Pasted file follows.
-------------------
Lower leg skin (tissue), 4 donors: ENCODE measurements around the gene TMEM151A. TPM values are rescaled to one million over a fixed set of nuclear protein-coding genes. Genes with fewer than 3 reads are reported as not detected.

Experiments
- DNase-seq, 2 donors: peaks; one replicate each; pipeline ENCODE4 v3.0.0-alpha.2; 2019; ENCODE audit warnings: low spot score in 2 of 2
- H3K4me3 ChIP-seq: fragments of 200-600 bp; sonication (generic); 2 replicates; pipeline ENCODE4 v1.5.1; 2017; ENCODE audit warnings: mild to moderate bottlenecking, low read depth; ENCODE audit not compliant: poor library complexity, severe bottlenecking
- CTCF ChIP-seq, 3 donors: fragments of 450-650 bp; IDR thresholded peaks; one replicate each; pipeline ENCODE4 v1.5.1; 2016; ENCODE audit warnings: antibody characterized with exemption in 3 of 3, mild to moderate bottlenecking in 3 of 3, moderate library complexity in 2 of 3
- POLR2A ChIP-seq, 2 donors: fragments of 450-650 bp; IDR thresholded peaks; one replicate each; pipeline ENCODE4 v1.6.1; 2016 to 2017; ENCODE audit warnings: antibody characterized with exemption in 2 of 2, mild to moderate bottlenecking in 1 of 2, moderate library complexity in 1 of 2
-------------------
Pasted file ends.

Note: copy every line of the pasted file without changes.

Lower leg skin (tissue), 4 donors: ENCODE measurements around the gene TMEM151A. TPM values are rescaled to one million over a fixed set of nuclear protein-coding genes. Genes with fewer than 3 reads are reported as not detected.

Experiments
- DNase-seq, 2 donors: peaks; one replicate each; pipeline ENCODE4 v3.0.0-alpha.2; 2019; ENCODE audit warnings: low spot score in 2 of 2
- H3K4me3 ChIP-seq: fragments of 200-600 bp; sonication (generic); 2 replicates; pipeline ENCODE4 v1.5.1; 2017; ENCODE audit warnings: mild to moderate bottlenecking, low read depth; ENCODE audit not compliant: poor library complexity, severe bottlenecking
- CTCF ChIP-seq, 3 donors: fragments of 450-650 bp; IDR thresholded peaks; one replicate each; pipeline ENCODE4 v1.5.1; 2016; ENCODE audit warnings: antibody characterized with exemption in 3 of 3, mild to moderate bottlenecking in 3 of 3, moderate library complexity in 2 of 3
- POLR2A ChIP-seq, 2 donors: fragments of 450-650 bp; IDR thresholded peaks; one replicate each; pipeline ENCODE4 v1.6.1; 2016 to 2017; ENCODE audit warnings: antibody characterized with exemption in 2 of 2, mild to moderate bottlenecking in 1 of 2, moderate library complexity in 1 of 2